Thursday, April 7, 2011

Canning Crackers! Say What?

A couple of days ago, a friend dropped by and I was busy canning crackers. Say what? That was exactly her reaction. They had a big sale on Premium Saltines and I stocked up. Before I share with you the easy method for preserving food this way, let me introduce to you how and why I know such things.

As long as I can remember, I have been preserving and raising food. As a child, I spent long hours with my mother and grandmother picking, snapping and canning beans and lots of other things too. As a member of the Church of Jesus Christ of Latter Day Saints, I have been taught that is both frugal and provident to store and preserve food, water and other commodities for times of trial.

All my life, I have been on a budget so I am always on the outlook for a bargain. We have a big freezer that is filled with wild game and other meats, vegetables and fruits we have either raised ourselves or bought at a bargain price and an enormous pantry (well, it's actually a walk-in closet and half of a bedroom) filled with foodstuffs and other necessities.

Over the next weeks, months and years (God willing) I will share some of my techniques and hints. I will also post pictures along the way.

Now back to the story that started this blog. My friend was amazed at my wisdom and knowledge (and that amazed me) and was fascinated by all that I have stockpiled for my family. Dry pack canning is the method I used for the crackers. Living in the Heart of Dixie has it's perks, but heat and humidity are not among them and items like crackers have a very brief shelf life in this climate.

My first experience with dry packing in my oven was when I found oyster crackers on sale a few years ago. We opened up the first jar about a year later and they were as crispy and crunchy as if I had just opened the bag.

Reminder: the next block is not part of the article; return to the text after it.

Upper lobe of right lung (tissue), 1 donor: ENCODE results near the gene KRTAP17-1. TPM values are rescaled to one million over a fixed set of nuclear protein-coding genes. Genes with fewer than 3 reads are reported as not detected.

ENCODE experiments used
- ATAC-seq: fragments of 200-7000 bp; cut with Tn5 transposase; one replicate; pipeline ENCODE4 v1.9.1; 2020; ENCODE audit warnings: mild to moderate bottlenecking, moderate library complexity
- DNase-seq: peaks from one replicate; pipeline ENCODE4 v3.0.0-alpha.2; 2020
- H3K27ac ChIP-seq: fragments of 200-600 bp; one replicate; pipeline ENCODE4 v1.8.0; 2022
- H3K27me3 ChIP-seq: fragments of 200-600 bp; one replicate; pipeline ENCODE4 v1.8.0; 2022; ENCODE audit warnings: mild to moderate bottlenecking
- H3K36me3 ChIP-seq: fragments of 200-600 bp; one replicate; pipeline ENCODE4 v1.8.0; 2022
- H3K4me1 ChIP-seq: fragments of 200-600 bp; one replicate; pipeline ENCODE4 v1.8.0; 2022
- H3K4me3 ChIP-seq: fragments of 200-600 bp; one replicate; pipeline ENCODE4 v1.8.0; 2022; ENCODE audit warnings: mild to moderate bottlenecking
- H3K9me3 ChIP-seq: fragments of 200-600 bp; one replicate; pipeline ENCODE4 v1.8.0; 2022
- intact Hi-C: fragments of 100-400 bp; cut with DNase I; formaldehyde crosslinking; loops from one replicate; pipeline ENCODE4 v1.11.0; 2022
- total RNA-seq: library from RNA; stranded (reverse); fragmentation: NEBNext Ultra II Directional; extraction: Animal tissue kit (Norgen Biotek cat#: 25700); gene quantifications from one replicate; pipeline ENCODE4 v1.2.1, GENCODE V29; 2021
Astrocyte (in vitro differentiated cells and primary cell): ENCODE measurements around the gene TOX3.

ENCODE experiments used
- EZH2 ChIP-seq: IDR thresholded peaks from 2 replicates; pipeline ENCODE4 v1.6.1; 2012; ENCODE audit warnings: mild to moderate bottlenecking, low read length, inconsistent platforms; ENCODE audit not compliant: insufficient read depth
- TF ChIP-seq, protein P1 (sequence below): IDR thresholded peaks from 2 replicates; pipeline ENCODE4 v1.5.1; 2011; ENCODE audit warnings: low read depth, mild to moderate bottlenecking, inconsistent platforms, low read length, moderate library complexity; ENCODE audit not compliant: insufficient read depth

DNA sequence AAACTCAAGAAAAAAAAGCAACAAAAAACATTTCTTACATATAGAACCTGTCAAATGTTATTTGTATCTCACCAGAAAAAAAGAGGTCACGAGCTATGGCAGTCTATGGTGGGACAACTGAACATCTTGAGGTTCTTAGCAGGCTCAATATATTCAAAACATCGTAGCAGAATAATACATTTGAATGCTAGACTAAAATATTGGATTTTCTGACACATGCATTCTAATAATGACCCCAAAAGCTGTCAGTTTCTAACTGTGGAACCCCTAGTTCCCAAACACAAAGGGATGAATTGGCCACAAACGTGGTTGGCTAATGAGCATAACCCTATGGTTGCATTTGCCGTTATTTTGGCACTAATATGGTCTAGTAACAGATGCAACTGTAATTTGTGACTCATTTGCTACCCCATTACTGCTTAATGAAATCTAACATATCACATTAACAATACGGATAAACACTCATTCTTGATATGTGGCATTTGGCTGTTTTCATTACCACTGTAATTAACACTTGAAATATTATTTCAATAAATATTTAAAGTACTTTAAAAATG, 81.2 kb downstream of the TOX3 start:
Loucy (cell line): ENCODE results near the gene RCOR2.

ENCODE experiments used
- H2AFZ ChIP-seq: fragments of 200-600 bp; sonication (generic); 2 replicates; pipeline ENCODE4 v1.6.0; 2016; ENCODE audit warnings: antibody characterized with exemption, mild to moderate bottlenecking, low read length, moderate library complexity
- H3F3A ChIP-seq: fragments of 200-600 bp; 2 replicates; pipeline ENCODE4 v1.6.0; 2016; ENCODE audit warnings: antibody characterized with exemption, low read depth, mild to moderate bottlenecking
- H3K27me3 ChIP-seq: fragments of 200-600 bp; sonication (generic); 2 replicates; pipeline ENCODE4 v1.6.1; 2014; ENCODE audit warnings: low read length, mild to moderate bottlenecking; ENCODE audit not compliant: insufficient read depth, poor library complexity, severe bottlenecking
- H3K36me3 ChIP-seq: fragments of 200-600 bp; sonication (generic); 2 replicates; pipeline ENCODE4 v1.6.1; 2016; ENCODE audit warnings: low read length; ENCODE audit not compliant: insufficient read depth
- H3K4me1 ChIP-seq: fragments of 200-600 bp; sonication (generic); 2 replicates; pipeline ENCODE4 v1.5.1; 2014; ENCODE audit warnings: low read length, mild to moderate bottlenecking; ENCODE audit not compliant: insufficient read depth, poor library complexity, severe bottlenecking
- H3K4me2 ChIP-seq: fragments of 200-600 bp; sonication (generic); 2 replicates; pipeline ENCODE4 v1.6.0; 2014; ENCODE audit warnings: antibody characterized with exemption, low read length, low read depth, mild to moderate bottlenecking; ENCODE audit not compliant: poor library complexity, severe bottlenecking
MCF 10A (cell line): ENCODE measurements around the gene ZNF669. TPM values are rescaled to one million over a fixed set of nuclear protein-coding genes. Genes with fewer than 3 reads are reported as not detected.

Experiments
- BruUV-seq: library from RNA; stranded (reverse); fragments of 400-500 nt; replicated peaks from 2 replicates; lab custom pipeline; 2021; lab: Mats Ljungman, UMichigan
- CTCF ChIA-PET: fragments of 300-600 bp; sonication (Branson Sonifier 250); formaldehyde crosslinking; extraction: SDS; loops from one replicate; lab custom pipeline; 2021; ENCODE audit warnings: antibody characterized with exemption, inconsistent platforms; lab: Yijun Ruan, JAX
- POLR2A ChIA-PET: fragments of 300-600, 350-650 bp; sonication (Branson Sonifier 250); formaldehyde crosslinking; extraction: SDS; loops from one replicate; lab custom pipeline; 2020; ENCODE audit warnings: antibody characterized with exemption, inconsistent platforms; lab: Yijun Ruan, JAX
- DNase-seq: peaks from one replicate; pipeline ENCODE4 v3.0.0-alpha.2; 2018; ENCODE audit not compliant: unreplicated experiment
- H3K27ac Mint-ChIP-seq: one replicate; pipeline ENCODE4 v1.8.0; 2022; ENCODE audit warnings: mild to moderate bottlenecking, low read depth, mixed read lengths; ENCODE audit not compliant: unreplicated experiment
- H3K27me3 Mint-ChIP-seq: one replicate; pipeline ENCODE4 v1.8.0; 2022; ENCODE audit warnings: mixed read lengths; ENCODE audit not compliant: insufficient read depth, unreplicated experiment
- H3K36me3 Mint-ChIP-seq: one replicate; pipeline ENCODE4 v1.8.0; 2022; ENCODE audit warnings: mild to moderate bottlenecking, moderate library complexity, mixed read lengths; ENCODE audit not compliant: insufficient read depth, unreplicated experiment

You can also preserve any other type of cracker and most cookies using this method. Other food items that dry pack well include: pasta, grits, cereals and other grains, beans (except for pinto beans and I don't know why that is), rice, popcorn, cornmeal, flour, instant potatoes, powdered milk, and many more items. You can also use Macaroni & Cheese, Hamburger Helper, Rice-A-Roni, etc. by putting the pasta or grain in first, placing the seasoning packet on top and also include the directions.

Now here is how easy it is. Fill clean canning jars with the food. Place the lid on top but do NOT tighten it. Place in a cold oven and do NOT let the jars touch. Use the middle rack if possible. Set the oven to 225° F. and use the following time table:
Start timing when the oven reaches the desired temperature.
Pints - 20 minutes
Quarts - 30 minutes
Half Gallons - 45 minutes
Tighten the lid on each jar, being careful not to get burned, and set on a towel to cool. The shelf life of these items is about 10 years if stored in a cool, dry place.

Over the next few weeks, months and maybe years, I will be adding other tips and photos.


  1. I love this! You have some wonderful knowledge and I am thankful that you chose to share it with the rest of us.

  2. Thanks for sharing, I had no idea this kind of canning existed!

  3. Cool NEVER in a million did I know this....Now if I had time to start. Maybe I'll start small and work from there. Thanks for sharing.

  4. Do you put the ring on as well but not tightened or do you just put the lid on? I want my first try to be successful

  5. Place the lid and ring on but don't tighten until you remove them from the oven. Good luck!

  6. Mike Redick mredick@umich.eduApril 18, 2011 at 5:23 PM

    I saw your link on my high school classmate jack Griffes' link....I have a suggestion of my latest favorite is greek is pretty expensive in the store but can be made simply from non fat dry or fresh milk. I have figured out that greek yogurt is what people used skim milk for after the cream was taken for use as cream and for making cheese. From watery skim milk you can make delicious creamy nonfat thick thick yogurt! Mike

  7. I like Greek yogurt too but haven't tried making any yet . . . I do use nonfat dry milk to make yogurt and yogurt cheese though I must confess that that I have gotten rather lazy about that. Have you actually made any Mike? I would be very interested in hearing about your results and a recipe.